So a really recent one as the time of writing, it’s not yet two months old. Pure Comedy is the third studio album of Josh Tillman, aka Father John Misty. The titular track takes a broad look at our emergence in the world as a child, and indeed its parallel of human emergence as a species; it’s also a knock at religion in its way. Musically it’s a nice ballad with a solid semi orchestral backing. FJM’s voice is pretty strong too and he sings with passion. I really like it but I have to hesitate and hope that this album isn’t just “nihilism because people are people”; the sort of false-depth you sometimes see.
I really like the consistent solid chord progressions and the songs are indeed catchy. This is well expressed in Things It Would Have Been Helpful To Know Before The Revolution, I just love this track musically and lyrically it’s alright, it’s the idea that a revolution got rid of the bad but brought other problems. It’s nice enough – in fact all of FJM’s tracks are good listening. It fits in to “work music”, “background music”, “personal listening” and stylistically, it’s very much a man and his microphone!
Unfortunately for me, it’s all a bit samey! I mean I quite like the slow paced ballad focusing on people in general but it kind of feels a bit one note – perhaps that’s just his thing. Leaving LA sort of hits a point that I was feeling
Another white guy in 2017
Who takes himself so goddamn seriously.”
She’s not far off, the strange thing is
That’s pretty much what I thought when I started this
Yeah – so some self awareness there but you can’t say “well I’m aware, so it’s fine”. I’m not saying there’s not a place for this music of course, it’s just lots of songs whose purpose is just to be deep. Musically it’s gentle and lovely but lyrically, just a little problematic.
One of the stronger tracks for me is Two Wildly Different Perspectives, which is completely aimed at American politics talking about how both sides are problematic.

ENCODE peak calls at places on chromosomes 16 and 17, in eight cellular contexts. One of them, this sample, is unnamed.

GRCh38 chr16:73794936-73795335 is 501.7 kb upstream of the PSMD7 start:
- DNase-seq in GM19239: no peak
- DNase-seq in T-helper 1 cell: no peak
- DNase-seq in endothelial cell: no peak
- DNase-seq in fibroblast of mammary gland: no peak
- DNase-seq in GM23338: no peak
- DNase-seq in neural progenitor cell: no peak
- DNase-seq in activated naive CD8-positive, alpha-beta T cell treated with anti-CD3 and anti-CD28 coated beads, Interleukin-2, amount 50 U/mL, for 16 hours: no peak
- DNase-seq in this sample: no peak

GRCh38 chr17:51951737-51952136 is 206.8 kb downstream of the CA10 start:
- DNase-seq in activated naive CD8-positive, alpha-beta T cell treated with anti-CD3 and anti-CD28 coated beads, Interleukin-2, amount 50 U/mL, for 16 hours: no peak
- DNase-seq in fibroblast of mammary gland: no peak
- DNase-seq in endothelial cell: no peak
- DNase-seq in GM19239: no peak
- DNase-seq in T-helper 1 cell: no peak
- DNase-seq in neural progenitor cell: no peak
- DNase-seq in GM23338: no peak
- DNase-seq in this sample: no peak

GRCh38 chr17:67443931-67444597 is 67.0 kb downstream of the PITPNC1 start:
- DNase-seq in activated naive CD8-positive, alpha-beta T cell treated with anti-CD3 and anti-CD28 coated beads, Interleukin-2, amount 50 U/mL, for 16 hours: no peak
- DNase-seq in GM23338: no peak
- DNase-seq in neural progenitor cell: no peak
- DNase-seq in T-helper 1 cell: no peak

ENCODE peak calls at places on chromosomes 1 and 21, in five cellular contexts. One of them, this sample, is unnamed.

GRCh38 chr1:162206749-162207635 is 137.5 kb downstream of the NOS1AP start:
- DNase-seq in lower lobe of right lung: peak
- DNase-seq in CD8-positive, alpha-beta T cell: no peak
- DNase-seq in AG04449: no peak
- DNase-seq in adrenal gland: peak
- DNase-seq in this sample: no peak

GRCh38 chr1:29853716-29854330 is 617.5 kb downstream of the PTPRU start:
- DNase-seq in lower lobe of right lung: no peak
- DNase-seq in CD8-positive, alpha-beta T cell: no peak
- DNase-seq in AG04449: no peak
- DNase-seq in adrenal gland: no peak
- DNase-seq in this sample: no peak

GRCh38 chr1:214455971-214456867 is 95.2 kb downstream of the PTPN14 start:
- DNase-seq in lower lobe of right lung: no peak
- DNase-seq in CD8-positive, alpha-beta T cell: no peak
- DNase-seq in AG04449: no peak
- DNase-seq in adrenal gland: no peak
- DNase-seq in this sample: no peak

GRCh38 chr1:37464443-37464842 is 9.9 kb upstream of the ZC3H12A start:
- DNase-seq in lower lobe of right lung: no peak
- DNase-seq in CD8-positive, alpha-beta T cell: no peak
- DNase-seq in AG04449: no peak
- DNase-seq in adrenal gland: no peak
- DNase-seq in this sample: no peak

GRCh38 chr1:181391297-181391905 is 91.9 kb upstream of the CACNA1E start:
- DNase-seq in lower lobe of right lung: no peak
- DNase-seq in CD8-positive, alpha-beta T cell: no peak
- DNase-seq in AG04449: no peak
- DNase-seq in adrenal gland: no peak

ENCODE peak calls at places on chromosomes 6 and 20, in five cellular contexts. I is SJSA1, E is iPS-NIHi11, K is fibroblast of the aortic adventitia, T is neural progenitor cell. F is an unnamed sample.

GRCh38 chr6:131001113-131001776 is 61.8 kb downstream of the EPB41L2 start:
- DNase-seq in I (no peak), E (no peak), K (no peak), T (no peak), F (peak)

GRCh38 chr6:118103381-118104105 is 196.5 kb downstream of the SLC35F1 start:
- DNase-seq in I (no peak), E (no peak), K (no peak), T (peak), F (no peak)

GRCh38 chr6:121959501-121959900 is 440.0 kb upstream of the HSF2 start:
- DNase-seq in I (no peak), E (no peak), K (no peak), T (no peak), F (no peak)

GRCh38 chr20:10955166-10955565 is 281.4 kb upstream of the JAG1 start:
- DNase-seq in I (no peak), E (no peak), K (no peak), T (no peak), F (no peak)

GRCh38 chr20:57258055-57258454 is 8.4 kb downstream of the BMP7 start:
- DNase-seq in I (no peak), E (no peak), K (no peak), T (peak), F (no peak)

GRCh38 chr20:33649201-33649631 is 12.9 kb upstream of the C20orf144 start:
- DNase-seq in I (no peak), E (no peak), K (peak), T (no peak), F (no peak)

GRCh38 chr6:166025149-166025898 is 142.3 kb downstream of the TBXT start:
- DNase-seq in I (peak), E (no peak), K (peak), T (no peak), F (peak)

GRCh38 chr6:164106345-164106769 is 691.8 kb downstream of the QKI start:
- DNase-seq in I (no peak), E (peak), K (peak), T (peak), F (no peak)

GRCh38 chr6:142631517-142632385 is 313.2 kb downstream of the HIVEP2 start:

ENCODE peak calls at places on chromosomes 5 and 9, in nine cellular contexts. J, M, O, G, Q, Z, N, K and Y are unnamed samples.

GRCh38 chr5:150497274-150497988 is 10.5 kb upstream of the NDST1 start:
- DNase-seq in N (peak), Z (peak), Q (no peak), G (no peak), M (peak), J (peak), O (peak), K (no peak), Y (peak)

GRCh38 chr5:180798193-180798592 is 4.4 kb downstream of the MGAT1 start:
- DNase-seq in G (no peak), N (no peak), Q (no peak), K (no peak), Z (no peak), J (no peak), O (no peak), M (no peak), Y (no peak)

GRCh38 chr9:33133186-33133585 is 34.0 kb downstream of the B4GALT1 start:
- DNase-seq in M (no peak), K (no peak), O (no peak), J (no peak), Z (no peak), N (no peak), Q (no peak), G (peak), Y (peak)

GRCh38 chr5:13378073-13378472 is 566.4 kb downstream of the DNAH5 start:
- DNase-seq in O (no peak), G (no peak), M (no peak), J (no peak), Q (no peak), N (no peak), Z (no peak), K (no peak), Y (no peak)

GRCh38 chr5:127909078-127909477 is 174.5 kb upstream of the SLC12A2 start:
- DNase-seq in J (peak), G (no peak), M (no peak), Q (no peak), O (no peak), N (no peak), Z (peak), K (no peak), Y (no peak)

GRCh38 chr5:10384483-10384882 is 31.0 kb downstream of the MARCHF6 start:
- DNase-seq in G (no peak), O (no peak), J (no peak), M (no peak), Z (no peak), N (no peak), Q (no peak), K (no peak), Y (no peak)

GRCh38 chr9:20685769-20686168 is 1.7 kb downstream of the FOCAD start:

One side says
“Man, take what’s yours!”
The other says
“Live on no more than you can afford.”
And between each line is a little pause to let the words resonate, or at least that’s the gimmick.
The final track In Twenty Years or So is very much the closer to the opener, both with ideas of “clinging to a rock hurtling through space”. This one has a lot of seventh chords so very much pushes that there is more to say. Musically it’s quite rich and actually does a fairly good job (finally!) of just letting the instruments play and it’s a great sound with some actually varied musical ideas!
Overall this album is full of parts that are really good but somewhat detract from each other. The lyrics tug you one way, the music another and when it’s allowed to do its own thing, it works best. Any of these songs works as a great single but as an album it’s a little tedious for me.
Is this album for you?
I may have been a little critical; a lot of it works and there is a lot of solid stuff for me but it’s syrup syndrome… I can like some but not spoonful after spoonful. Try it for that easy going indie sound and maybe get a little lost in it. You’ll know fairly quickly if it works for you or not.
- Writing: 5.5/10 (too samey)
- Performance: 8/10
- Style: 7.5/10